Regardless of breast density, women with a high lifetime risk of malignancy (>20%), should consider supplemental screening with yearly breast MRI in addition to annual screening mammography.

For women of average to intermediate lifetime risk of breast cancer, the ACR states that adding screening breast ultrasound to the screening regimen “may be appropriate”. Women with dense breast tissue are encouraged to discuss the risks and benefits associated with adding screening breast ultrasound to their breast cancer screening program. Though screening breast ultrasound has been shown to slightly increase the rate of cancer detection when used in conjunction with screening mammography with tomosynthesis imaging (by about 0.2%), it is not a very specific test and there is a high likelihood of being recalled for additional imaging. Additionally, approximately 10% of women who undergo screening breast ultrasound will ultimately be recommended to undergo biopsy.

What is 3D tomosynthesis imaging?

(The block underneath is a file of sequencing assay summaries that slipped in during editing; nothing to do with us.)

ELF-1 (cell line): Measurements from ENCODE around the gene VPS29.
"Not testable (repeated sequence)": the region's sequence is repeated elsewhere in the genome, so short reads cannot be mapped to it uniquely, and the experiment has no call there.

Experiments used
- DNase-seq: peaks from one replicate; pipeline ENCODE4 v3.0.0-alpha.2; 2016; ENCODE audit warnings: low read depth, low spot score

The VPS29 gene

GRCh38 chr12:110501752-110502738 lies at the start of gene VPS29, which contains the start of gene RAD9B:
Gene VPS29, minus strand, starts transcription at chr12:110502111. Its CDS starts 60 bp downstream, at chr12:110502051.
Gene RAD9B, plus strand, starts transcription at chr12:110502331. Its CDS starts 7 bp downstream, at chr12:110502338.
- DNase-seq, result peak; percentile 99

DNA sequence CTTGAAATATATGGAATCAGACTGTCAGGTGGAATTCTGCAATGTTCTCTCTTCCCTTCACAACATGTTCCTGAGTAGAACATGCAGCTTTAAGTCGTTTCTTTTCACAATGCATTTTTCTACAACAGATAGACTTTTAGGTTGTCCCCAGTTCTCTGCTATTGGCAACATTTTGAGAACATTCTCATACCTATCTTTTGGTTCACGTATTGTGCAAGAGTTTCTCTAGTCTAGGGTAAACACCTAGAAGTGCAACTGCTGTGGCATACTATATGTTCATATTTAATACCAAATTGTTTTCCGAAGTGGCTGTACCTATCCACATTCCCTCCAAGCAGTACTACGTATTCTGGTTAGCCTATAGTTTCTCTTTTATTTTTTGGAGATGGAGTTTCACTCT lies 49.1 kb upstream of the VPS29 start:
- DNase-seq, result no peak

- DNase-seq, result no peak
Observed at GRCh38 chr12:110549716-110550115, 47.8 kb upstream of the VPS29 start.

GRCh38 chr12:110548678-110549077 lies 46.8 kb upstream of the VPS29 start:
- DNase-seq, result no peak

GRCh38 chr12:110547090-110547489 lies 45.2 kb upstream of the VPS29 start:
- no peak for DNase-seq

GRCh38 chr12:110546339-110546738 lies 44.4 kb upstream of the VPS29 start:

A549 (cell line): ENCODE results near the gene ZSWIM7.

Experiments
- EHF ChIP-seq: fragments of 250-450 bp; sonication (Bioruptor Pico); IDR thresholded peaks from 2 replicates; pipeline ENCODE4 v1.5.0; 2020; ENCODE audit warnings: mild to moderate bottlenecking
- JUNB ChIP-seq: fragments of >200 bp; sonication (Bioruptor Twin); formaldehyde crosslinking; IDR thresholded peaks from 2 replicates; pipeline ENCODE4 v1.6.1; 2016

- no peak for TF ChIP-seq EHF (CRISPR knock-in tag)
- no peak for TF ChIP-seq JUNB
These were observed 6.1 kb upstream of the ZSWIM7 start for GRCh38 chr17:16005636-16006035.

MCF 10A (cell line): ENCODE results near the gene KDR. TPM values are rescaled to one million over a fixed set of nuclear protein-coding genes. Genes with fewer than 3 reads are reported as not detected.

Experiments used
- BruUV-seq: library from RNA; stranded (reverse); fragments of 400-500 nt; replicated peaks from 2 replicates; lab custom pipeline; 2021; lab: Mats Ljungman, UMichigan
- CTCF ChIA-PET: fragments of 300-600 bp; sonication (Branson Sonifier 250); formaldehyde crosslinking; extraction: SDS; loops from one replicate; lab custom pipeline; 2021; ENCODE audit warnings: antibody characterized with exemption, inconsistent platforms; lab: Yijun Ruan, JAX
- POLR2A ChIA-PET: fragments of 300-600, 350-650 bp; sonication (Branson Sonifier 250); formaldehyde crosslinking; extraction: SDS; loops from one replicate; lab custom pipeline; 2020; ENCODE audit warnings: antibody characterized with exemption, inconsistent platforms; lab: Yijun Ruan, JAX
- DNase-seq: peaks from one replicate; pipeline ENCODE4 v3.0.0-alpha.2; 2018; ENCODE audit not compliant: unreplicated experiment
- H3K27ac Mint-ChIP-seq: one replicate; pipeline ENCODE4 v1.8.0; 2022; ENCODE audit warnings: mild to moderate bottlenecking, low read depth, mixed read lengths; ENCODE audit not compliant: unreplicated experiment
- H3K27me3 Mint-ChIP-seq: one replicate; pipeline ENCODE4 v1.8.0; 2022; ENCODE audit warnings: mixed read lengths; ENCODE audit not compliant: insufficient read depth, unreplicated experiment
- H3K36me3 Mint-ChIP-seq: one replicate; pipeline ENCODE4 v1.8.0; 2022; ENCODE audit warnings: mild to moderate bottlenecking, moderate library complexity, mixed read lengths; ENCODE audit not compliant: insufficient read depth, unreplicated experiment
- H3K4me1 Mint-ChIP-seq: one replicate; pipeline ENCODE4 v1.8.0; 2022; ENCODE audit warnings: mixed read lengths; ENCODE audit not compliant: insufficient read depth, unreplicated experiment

3D mammography converts digital breast images into a stack of very thin layers to build a three dimensional mammogram. 3D mammography increases the ability to detect cancer; in fact, some studies report an increase in detection of small invasive cancers by up to 40% with the addition of 3D mammography. Though all women can benefit from 3D mammography, some studies suggest those with denser breast tissue have the potential for greater benefit because dense breast tissue can cover up or make it harder to see cancers. Though 3D mammography decreases the chance of getting recalled, there are still follow up screenings when necessary. In the last year, many insurance companies have started covering 3D mammography.

Visit The Iowa Clinic Medical Imaging Department or call 515.244.5109 for more questions.